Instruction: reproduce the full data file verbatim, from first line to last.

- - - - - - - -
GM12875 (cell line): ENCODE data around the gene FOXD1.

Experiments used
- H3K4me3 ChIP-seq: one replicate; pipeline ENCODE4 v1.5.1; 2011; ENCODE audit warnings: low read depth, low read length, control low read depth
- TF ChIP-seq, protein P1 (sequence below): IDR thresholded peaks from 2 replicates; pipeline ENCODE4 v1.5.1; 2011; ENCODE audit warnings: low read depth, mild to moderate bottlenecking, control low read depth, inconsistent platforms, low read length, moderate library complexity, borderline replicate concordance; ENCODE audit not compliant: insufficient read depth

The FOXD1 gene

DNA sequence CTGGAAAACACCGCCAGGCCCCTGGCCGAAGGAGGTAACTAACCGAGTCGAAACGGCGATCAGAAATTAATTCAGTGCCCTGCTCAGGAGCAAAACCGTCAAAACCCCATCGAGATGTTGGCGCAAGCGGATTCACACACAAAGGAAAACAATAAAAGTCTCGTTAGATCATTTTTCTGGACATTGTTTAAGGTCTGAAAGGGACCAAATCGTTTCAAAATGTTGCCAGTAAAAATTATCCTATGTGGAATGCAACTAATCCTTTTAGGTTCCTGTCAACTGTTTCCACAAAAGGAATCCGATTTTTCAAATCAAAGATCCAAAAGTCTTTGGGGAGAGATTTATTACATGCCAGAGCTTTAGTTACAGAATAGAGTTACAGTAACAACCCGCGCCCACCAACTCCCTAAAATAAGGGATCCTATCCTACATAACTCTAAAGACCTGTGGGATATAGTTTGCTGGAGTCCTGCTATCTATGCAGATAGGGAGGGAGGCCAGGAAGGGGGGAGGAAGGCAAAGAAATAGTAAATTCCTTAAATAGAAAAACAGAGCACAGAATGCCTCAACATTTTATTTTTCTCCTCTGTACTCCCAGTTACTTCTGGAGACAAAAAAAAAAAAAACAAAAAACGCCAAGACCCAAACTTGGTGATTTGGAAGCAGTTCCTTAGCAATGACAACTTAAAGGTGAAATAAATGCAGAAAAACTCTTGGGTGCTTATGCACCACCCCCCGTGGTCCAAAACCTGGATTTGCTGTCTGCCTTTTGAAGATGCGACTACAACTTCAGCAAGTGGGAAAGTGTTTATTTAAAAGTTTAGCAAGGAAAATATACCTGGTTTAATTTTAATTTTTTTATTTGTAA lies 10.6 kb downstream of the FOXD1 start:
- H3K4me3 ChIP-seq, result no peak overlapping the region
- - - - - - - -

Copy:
GM12875 (cell line): ENCODE data around the gene FOXD1.

Experiments used
- H3K4me3 ChIP-seq: one replicate; pipeline ENCODE4 v1.5.1; 2011; ENCODE audit warnings: low read depth, low read length, control low read depth
- TF ChIP-seq, protein P1 (sequence below): IDR thresholded peaks from 2 replicates; pipeline ENCODE4 v1.5.1; 2011; ENCODE audit warnings: low read depth, mild to moderate bottlenecking, control low read depth, inconsistent platforms, low read length, moderate library complexity, borderline replicate concordance; ENCODE audit not compliant: insufficient read depth

The FOXD1 gene

DNA sequence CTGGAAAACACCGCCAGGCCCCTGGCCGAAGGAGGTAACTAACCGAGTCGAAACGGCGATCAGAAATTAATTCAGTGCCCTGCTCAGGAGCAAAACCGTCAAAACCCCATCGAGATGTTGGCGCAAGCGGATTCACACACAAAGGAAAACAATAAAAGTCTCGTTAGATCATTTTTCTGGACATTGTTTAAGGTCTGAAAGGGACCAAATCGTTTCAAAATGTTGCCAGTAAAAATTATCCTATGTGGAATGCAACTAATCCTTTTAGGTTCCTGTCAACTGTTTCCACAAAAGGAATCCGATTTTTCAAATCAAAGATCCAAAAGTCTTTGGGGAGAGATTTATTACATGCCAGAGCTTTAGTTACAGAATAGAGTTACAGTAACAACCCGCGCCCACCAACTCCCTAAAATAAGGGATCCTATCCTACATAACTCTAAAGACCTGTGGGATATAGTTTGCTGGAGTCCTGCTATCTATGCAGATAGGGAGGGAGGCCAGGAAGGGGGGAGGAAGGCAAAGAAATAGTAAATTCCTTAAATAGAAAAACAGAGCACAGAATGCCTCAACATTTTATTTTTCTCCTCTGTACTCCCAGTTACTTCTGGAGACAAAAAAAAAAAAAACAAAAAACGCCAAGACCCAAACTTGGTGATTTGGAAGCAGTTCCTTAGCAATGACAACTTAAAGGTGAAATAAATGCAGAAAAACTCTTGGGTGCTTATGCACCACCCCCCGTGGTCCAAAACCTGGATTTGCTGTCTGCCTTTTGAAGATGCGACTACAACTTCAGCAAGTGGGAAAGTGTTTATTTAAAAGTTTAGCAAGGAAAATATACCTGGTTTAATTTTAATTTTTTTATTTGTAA lies 10.6 kb downstream of the FOXD1 start:
- H3K4me3 ChIP-seq, result no peak overlapping the region